Many thanks to The Spotty Bag Shop
for facilitating this camera's location and to Aberdeenshire Council
for capitally funding its installation in partnership with The Deveron Bogie & Isla Rivers Charitable Trust
. Banff's first castle was built to repel Viking invaders and a charter of 1163 AD shows that Malcolm IV was living there at that time. During this period the town was a busy trading centre in the "free hanse" of Northern Scottish burghs, despite not having its own harbour until 1775. The first recorded Sheriff of Banff was Richard de Strathewan in 1264, and in 1372 Royal Burgh status was conferred by King Robert II, who had a established a Carmelite priory near Banff in 1321. (The priory was destroyed by arson in 1559). By the 15th century Banff was one of three principal towns exporting salmon to the continent of Europe, along with Aberdeen and Montrose. There was a great deal of lawlessness in seventeenth-century Scotland, and some of the worst offenders were members of the nobility. According to records kept by historian William Cramond, the tolbooth (courthouse and prison) of Banff was, in 1628, the site of an altercation between Lord Banff and James Ogilvie, his relative. Reportedly, he struck James Ogilvie upon the head with a baton during a court hearing. Twenty of his friends and followers then attacked Ogilvie with swords before chasing him into the street and finishing him off with a pistol shot. Banff and Macduff are separated by the valley of the River Deveron. This unpredictable river was finally tamed by the seven arched bridge completed in 1779 by John Smeaton. An earlier bridge had been built in 1765, but was swept away in 1768. The old ferry was brought back into use, until it was lost in a flood in 1773. A public meeting was held in 1800 and passed a resolution for the building of a turnpike road between Turiff and Banff as the existing road was in a sad state of repair. Later 19th century transport improvements included the building of two railway lines, from Macduff to Turiff in 1860 and the Banff, Portsoy and Strathisla Railway in 1859 which connected to the main Aberdeen to Inverness line. During the 19th Century the Banff Fishery District (comprising the ports from Crovie to Sandend) was important to the herring trade, with production peaking in 1853 at more than sixty-thousand barrels, of which nearly thirty-four thousand were exported; however, by 1912 production had declined to just over eight thousand barrels. Currently, the languages spoken in the town and in its vicinity tend to be the Doric dialect of Scots, and English.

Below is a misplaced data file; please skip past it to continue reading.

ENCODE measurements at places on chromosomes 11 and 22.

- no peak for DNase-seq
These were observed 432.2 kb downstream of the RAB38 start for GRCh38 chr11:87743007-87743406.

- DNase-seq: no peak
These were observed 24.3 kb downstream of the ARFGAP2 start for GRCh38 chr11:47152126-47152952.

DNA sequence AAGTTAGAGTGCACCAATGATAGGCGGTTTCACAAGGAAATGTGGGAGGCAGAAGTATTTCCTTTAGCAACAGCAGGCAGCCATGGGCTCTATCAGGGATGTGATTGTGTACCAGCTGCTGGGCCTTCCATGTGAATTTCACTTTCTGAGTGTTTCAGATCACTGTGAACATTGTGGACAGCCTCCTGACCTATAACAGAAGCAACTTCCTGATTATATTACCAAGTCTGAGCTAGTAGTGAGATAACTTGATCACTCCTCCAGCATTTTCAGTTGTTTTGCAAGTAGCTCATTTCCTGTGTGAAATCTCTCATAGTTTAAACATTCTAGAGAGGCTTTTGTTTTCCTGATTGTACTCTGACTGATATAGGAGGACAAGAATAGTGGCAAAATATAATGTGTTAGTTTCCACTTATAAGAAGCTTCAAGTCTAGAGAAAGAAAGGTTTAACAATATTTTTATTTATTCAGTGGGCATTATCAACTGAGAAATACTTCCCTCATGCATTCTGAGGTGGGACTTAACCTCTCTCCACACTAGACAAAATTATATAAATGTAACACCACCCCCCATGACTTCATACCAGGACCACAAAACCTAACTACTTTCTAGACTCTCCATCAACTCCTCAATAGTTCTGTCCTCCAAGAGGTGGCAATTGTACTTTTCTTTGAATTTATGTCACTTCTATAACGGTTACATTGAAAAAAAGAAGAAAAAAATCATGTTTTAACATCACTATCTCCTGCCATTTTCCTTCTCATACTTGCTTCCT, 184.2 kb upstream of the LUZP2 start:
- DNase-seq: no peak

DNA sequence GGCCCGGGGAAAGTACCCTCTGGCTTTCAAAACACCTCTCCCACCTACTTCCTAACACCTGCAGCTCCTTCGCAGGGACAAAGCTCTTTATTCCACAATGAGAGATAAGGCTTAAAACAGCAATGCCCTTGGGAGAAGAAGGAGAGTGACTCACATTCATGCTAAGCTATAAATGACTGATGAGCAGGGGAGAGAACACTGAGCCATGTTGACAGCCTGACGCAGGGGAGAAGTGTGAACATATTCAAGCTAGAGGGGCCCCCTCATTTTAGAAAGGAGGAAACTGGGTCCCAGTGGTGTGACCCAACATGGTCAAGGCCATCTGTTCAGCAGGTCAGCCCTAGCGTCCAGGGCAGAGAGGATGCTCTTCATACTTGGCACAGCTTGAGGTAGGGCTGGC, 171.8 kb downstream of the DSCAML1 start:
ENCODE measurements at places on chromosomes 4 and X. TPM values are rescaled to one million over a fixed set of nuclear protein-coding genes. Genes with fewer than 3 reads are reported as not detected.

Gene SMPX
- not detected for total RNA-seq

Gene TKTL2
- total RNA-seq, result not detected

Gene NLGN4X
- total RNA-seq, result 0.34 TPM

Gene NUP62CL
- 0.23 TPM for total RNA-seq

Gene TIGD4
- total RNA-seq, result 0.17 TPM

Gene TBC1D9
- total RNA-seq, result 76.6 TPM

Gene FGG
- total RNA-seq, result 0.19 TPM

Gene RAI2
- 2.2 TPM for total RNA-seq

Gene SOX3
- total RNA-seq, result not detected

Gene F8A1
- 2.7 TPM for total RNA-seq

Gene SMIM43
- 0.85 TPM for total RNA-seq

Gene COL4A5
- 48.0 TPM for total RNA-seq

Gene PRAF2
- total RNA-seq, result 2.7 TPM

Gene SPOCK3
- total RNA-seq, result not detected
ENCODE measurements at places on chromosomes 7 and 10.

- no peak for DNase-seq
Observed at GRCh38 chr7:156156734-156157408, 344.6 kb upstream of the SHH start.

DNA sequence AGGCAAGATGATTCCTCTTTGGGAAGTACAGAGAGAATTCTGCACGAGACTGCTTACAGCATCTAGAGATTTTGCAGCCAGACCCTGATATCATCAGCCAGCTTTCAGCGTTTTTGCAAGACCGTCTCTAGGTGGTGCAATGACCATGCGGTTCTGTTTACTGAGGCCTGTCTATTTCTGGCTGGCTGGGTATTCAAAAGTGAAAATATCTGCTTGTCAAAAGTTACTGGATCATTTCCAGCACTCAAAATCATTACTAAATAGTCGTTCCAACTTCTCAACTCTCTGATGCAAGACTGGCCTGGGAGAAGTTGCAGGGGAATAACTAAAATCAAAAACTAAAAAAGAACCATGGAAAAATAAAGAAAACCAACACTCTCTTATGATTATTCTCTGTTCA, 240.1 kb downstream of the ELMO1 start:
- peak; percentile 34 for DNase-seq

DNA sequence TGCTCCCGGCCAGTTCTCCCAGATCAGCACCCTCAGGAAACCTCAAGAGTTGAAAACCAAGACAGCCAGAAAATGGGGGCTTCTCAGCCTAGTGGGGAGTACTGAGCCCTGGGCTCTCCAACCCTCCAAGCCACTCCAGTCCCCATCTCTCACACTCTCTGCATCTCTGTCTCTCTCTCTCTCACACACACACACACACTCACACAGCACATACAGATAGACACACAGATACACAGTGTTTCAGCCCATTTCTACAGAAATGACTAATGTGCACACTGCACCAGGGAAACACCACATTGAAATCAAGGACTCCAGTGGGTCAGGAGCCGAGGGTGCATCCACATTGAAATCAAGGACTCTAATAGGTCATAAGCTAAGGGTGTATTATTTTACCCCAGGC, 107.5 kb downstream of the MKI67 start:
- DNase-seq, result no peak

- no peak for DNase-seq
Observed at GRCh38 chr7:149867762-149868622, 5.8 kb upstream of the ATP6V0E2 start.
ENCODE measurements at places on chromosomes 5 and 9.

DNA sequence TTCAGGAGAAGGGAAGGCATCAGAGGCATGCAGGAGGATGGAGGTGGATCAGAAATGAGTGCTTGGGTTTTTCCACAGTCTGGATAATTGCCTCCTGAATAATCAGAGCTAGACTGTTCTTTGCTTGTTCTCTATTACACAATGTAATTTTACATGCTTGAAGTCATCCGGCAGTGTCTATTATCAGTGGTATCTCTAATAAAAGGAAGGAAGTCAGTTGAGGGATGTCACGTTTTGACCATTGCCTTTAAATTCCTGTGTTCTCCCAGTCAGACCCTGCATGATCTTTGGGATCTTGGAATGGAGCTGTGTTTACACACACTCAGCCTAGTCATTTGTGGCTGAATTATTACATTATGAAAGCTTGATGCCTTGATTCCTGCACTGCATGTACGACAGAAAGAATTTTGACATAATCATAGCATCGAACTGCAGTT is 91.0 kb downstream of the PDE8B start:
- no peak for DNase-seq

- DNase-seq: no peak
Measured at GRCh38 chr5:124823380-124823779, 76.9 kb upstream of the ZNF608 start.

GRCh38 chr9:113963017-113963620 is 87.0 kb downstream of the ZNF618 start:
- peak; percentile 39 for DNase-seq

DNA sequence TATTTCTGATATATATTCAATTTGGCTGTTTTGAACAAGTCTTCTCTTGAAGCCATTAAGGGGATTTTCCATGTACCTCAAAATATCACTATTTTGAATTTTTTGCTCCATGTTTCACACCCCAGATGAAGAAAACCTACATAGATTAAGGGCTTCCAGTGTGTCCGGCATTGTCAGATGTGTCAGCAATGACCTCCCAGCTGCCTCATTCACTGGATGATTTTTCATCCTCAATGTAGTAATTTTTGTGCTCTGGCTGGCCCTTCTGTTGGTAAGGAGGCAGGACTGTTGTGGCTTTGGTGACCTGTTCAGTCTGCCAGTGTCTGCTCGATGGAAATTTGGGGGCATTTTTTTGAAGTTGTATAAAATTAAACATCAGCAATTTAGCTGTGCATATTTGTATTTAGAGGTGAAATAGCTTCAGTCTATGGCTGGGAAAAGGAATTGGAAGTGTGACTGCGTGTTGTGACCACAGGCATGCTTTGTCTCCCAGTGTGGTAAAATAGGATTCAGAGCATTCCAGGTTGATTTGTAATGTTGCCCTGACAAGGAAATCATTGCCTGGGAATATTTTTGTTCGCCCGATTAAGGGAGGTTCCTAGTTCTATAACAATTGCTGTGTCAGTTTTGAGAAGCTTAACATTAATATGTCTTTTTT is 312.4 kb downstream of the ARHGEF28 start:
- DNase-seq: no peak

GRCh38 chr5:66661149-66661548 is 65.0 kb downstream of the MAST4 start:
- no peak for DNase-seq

Banff Bridge This attractive seven-arch segmental masonry bridge, with spans of 50 ft, carries the road between Macduff and Banff over the Deveron. It was the last of three large bridges in Scotland designed and built under the direction of John Smeaton who, in 1772, estimated its cost at £4548 14s 11d. The lowness of this figure was contributed to by ‘excellent rubble stone’ available ‘from a quarry very near the bridge’. Construction took seven years and it was completed in 1779. A contemporary drawing shows the piers founded on short timber piles. The roadway of Smeaton’s bridge was originally 18 ft wide between parapets but in 1881 the bridge waswidened on both sides by the removal of the parapet walls and the construction of conjoined segmental arches of larger radius. The decorative occuli used in the masonry of the spandrel walls of Smeaton’s bridge and the parapets were re-used. John Willet acted as the engineer for this work.